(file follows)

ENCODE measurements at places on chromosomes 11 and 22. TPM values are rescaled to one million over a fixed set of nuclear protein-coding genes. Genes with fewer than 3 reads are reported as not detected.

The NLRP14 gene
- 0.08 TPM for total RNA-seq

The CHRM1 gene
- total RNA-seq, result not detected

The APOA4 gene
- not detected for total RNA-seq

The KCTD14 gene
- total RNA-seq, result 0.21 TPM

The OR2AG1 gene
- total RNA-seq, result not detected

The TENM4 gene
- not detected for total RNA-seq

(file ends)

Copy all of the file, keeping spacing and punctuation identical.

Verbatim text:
ENCODE measurements at places on chromosomes 11 and 22. TPM values are rescaled to one million over a fixed set of nuclear protein-coding genes. Genes with fewer than 3 reads are reported as not detected.

The NLRP14 gene
- 0.08 TPM for total RNA-seq

The CHRM1 gene
- total RNA-seq, result not detected

The APOA4 gene
- not detected for total RNA-seq

The KCTD14 gene
- total RNA-seq, result 0.21 TPM

The OR2AG1 gene
- total RNA-seq, result not detected

The TENM4 gene
- not detected for total RNA-seq